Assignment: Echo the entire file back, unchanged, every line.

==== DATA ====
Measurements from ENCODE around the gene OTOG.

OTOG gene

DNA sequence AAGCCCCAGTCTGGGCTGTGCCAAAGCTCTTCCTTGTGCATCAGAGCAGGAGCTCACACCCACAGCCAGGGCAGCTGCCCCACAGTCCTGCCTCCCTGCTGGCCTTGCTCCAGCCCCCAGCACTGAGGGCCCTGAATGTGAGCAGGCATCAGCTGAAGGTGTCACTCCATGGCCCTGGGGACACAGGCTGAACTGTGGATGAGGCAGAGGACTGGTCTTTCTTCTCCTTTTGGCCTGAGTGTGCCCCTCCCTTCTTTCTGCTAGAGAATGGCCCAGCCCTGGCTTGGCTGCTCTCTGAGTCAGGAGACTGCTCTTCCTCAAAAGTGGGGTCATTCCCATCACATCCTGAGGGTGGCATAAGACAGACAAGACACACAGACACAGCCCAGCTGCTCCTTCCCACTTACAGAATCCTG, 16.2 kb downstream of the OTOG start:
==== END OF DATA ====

Measurements from ENCODE around the gene OTOG.

OTOG gene

DNA sequence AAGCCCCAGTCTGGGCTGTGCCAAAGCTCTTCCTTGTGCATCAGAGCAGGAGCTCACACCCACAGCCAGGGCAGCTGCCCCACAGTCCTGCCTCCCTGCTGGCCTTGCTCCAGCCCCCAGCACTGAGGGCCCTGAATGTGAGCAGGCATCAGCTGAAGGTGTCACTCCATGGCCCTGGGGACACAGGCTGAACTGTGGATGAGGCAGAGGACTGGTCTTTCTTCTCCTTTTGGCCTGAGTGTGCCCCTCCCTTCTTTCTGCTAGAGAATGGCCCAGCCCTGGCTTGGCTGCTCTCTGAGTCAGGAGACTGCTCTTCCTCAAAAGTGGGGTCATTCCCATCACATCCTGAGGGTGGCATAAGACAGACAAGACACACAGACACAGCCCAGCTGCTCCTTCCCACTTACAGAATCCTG, 16.2 kb downstream of the OTOG start: